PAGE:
lapPAC

01

lapPAC facilitates independence and privacy for students using motorized wheelchairs. Typically students who use motorized wheelchairs carry all their possessions in backpacks that hang on the back of their chairs. The students do not have the ability to reach around behind their chairs to access the backpacks. This lapPAC is designed for students with Duchennes Muscular Dystrophy(DMD). Students with DMD have limited reach and macro-movements while they retain dexterity and micro-movements. The lapPAC provides DMD students with the ability to access a laptop, a voice recorder and a water bottle.

The form and aesthetics of the lapPAC is proof of concept that assistive technology devices don't have to be clinical to be functional. This tray is currently being used by a student at a public school in New York City. The student calls it his "docking station".


 

Development Blog: All Fixed

Roles: Designer and Fabricator | 2006

Collaborator: Karen Roston, Occupational Therapist

Consultants: The students who use motorized wheelchairs and the occupational therapists at P.S. 199 in New York City.

Professors: Marianne Petit, Anita Perr and Michael Schneider
Developed in Introduction to Assistive Technology at Interactive Telecommunications Program at New York University.


Remember Me

Photos by: Rotem Tashach

Remember is an exploration of personal community. In this case the community is comprised of the mobile devices we carry with us everyday. The layers of technology that we tote around with us daily create a digital second skin. The jacket is a physical representation of this second skin and is wired to display the communication between our digital devices.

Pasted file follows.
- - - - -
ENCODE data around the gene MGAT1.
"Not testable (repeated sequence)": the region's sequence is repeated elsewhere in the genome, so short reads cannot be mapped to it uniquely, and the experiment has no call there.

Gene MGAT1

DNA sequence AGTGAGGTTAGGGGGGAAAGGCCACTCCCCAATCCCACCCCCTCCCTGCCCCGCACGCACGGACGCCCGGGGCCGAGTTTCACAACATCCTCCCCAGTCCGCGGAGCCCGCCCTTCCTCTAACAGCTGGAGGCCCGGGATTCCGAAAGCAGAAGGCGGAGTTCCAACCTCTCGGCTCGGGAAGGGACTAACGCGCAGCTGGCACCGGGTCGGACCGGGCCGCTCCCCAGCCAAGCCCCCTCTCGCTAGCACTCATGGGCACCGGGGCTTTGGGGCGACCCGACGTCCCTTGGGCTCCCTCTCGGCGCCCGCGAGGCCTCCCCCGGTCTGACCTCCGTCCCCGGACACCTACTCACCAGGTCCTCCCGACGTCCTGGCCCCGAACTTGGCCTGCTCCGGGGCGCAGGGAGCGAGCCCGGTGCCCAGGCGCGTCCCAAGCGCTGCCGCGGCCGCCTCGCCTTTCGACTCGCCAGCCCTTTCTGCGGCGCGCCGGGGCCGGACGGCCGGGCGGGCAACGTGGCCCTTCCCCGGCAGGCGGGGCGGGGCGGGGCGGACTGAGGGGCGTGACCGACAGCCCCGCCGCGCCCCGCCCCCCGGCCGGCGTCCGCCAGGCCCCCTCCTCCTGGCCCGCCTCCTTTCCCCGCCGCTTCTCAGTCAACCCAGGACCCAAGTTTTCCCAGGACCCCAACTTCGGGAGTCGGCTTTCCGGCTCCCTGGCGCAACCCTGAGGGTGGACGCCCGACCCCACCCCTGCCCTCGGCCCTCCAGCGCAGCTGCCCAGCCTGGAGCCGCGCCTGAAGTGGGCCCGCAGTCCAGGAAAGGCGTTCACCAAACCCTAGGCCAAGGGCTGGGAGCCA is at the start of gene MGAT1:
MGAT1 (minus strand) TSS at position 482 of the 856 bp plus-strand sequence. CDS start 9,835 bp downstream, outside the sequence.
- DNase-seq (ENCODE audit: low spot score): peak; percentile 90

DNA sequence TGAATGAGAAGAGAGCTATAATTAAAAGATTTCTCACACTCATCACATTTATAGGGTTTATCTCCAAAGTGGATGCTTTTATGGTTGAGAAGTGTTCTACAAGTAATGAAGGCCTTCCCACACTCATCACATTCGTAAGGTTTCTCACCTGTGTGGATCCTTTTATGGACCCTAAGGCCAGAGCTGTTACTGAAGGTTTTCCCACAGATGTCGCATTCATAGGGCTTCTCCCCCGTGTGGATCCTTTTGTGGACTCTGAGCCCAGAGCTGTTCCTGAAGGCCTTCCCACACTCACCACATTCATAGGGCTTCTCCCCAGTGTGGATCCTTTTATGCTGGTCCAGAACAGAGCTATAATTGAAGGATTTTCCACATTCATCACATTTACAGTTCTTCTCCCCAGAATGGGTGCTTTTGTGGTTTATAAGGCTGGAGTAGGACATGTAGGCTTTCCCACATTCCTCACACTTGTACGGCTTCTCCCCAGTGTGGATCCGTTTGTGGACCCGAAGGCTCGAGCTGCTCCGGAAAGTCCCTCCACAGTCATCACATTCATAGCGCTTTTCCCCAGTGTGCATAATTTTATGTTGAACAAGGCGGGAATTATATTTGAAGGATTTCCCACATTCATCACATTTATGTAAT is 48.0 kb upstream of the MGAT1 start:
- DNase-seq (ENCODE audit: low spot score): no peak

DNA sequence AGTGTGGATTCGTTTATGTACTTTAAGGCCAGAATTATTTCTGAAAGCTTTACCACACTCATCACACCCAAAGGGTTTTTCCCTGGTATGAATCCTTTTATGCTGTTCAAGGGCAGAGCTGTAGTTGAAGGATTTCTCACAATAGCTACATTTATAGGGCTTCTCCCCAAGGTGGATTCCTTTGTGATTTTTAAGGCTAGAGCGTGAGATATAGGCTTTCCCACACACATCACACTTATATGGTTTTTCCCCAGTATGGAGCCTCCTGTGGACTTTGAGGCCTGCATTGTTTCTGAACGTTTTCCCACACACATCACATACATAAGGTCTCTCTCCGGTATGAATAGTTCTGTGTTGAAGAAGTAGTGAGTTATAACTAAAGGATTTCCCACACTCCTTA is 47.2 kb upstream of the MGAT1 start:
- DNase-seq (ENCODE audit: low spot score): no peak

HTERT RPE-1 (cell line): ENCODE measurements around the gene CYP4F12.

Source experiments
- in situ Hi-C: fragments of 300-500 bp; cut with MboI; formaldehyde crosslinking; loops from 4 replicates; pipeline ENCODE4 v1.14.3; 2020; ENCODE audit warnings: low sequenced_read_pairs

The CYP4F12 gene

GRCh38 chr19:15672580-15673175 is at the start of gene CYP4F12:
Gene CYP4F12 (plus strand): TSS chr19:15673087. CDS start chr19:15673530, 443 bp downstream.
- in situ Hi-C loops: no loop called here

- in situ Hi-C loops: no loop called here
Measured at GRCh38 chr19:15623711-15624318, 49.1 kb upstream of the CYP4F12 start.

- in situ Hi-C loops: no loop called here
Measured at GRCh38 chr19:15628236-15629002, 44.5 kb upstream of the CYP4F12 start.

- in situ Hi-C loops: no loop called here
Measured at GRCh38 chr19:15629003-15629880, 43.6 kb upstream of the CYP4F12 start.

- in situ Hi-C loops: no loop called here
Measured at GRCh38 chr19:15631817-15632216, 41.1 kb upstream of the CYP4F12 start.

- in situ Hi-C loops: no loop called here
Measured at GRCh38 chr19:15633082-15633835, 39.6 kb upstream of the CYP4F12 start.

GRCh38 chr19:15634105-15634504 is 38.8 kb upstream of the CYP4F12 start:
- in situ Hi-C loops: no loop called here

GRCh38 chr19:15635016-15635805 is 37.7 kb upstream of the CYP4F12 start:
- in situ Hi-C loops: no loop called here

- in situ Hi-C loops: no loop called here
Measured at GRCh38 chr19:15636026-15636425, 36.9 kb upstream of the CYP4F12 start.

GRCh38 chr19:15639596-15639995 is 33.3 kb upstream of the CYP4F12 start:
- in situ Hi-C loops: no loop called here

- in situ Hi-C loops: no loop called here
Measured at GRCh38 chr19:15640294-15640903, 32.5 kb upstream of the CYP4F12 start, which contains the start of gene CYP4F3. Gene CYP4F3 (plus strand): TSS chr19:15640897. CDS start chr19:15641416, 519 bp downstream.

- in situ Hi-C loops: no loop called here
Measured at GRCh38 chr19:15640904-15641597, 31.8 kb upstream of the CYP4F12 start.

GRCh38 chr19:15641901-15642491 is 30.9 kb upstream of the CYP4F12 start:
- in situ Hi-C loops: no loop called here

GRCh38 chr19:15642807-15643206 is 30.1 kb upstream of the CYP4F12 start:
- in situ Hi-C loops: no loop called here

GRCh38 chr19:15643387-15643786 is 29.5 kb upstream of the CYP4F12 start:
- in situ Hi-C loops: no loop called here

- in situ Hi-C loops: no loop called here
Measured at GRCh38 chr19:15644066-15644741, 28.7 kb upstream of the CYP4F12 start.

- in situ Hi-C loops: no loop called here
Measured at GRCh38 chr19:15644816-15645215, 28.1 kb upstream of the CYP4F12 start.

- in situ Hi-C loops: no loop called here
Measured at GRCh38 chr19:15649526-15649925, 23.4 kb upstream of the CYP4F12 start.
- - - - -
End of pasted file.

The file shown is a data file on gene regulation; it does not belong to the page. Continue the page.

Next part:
In this project we empower the objects to converse with each other through the use of Bluetooth. The conversation serves two purposes. The first goal is for the objects to stay in touch with each other. If one of the objects goes missing, leaves the conversation, the jacket will visually displays the disruption. The second goal is for the conversation to create a shield of digital noise that will prevent any attempt to access personal data.

Finally, the devices and the Jacket are equipped with physical switches. The LEDs on the jacket displays whether all the devices are connected or not. This function creates a physical security of the items.

Featured Venues

CuteCircuit Show: video by Megan MacMurray


Roles: Co-Designer and Co-Developer | 2006

Collaborators: Sonali Sridhar and Angela Pablo

Professor: Raffi Krikorian
Developed in Every Bit You Make at Interactive Telecommunications Program at New York University.